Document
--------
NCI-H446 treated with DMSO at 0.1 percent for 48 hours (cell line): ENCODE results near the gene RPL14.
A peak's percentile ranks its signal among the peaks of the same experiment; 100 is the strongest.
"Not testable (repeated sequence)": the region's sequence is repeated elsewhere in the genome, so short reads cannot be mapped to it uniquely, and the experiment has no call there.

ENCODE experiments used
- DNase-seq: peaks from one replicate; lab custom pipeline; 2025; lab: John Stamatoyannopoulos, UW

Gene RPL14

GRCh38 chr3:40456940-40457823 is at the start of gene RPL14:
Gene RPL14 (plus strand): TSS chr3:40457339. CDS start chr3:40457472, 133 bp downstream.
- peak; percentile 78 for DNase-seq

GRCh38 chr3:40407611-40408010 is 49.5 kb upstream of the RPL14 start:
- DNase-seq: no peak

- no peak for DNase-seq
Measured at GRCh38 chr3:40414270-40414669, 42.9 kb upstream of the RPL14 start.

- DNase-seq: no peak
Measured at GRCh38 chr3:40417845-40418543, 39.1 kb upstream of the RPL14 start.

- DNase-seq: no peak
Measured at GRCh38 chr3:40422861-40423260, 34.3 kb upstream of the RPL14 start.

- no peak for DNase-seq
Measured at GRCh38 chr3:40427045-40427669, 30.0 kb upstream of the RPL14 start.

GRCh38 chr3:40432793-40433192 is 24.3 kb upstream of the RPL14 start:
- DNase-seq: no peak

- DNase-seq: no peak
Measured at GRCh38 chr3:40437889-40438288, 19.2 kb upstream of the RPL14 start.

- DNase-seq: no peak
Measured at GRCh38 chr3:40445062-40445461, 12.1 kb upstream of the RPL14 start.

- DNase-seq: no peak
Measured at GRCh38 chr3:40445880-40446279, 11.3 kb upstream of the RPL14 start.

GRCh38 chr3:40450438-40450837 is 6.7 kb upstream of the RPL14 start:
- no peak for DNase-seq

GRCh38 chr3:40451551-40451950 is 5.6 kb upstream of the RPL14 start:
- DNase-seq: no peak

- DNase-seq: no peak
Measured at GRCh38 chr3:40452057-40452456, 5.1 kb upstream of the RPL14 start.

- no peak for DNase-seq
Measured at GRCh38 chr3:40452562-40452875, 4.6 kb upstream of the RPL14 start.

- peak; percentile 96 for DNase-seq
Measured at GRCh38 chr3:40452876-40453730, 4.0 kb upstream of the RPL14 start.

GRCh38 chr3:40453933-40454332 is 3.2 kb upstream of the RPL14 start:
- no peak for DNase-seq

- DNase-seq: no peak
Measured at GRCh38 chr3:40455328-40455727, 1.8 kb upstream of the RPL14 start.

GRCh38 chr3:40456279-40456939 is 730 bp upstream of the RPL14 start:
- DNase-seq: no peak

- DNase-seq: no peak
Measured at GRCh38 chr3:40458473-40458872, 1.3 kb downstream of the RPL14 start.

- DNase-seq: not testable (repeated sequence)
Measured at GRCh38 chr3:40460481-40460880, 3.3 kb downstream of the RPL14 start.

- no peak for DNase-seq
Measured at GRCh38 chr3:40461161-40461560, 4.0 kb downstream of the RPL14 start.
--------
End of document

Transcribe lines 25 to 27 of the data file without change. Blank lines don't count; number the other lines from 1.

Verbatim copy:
Measured at GRCh38 chr3:40445062-40445461, 12.1 kb upstream of the RPL14 start.

- DNase-seq: no peak
Measured at GRCh38 chr3:40445880-40446279, 11.3 kb upstream of the RPL14 start.